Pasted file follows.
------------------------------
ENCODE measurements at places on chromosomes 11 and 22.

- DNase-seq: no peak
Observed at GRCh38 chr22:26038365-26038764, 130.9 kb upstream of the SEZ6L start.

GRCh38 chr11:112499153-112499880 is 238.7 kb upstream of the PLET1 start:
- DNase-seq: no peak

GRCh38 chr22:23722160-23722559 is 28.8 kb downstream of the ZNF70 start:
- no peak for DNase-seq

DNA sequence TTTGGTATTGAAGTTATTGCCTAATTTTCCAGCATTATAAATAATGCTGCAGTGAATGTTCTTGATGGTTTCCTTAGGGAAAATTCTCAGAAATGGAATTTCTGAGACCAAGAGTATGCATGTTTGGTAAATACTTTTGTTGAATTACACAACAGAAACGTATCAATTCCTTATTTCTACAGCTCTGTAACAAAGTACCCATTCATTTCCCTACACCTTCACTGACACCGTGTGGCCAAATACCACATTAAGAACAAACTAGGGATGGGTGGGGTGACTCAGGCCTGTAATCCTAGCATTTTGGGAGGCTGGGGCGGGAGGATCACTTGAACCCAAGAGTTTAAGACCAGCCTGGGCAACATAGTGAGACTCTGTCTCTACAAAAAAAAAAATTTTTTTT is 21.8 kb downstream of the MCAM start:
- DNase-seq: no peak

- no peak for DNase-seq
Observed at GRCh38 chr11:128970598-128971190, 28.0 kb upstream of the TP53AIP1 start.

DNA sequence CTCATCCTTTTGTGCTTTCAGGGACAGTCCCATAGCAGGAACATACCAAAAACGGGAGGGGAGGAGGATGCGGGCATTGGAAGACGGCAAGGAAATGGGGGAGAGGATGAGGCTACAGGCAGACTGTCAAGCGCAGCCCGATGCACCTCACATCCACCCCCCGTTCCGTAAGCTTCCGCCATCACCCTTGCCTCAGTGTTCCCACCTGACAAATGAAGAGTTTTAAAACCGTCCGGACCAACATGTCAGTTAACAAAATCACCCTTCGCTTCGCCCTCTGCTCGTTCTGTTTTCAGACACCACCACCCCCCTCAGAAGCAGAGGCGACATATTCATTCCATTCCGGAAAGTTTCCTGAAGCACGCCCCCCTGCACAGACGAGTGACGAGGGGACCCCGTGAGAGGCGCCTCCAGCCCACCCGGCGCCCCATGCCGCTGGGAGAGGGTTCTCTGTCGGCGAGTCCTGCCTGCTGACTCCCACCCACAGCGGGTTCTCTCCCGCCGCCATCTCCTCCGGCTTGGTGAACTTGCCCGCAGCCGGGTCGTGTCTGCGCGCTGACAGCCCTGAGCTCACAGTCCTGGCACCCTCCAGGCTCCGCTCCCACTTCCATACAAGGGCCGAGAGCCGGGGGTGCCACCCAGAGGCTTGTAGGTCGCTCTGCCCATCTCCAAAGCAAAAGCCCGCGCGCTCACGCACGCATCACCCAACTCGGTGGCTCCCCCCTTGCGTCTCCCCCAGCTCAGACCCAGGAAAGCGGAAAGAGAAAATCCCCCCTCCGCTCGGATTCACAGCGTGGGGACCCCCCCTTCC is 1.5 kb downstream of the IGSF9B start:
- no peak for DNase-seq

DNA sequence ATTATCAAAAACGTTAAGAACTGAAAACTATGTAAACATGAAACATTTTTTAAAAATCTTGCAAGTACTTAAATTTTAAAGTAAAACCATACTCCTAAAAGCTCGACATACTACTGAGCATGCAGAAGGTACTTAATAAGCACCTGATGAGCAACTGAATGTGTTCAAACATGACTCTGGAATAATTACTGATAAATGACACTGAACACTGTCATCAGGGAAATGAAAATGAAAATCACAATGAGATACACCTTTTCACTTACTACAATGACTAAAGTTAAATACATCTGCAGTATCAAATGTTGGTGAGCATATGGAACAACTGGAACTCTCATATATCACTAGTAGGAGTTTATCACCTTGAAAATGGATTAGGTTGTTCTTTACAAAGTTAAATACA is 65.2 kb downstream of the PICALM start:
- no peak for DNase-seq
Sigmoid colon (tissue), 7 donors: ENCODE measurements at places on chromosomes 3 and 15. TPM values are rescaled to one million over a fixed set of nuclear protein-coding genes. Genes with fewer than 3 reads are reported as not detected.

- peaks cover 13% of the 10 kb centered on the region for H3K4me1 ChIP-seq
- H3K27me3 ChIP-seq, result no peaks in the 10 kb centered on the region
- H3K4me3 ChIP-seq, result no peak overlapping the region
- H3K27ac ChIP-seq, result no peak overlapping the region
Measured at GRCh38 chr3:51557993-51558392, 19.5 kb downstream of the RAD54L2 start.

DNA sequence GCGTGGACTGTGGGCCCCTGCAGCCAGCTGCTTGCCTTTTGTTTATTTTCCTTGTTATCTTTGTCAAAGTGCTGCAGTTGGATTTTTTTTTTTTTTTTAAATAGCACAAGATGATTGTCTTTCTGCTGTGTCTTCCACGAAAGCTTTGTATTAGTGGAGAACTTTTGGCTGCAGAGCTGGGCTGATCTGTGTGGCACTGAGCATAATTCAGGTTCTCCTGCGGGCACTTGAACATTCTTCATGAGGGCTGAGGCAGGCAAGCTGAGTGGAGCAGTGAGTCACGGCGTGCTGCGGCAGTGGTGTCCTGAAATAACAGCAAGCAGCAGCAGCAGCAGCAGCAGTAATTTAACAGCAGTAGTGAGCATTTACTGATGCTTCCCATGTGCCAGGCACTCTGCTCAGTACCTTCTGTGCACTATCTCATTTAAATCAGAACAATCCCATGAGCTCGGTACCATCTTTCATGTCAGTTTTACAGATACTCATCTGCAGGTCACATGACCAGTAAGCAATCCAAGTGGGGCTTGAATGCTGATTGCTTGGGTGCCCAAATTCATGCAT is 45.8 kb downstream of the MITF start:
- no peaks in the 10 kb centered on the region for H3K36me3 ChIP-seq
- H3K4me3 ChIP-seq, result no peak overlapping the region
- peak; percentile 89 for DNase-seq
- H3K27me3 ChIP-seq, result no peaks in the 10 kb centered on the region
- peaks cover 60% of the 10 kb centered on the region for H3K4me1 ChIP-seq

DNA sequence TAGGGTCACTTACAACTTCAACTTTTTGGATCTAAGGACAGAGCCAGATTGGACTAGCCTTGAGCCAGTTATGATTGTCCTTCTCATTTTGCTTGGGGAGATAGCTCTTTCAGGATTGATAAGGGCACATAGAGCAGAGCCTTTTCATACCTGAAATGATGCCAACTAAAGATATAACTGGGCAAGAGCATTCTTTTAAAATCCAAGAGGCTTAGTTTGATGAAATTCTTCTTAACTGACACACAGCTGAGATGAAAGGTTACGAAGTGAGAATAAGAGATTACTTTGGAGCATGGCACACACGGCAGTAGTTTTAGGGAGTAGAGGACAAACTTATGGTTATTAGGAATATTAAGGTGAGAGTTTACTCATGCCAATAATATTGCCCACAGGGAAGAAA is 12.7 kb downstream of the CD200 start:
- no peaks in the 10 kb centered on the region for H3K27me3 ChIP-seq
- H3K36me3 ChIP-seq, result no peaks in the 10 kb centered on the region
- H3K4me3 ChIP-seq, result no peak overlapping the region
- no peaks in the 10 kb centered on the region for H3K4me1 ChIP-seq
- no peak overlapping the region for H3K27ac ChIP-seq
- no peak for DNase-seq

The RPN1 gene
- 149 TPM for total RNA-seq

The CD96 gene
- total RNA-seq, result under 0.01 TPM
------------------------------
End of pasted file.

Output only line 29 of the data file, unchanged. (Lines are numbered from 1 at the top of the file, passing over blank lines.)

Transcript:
- no peaks in the 10 kb centered on the region for H3K27me3 ChIP-seq